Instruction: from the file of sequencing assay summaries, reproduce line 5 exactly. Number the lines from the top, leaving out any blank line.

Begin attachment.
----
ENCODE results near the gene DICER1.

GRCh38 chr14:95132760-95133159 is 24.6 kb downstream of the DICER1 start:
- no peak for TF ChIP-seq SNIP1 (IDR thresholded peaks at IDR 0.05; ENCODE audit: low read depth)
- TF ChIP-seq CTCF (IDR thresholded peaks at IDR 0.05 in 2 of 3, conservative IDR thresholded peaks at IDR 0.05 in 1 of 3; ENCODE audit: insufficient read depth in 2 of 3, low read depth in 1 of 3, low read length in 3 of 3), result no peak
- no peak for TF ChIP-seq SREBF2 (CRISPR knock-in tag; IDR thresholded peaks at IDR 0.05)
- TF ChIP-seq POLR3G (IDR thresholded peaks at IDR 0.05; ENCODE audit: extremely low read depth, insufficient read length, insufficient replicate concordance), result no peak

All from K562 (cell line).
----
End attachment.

- no peak for TF ChIP-seq SREBF2 (CRISPR knock-in tag; IDR thresholded peaks at IDR 0.05)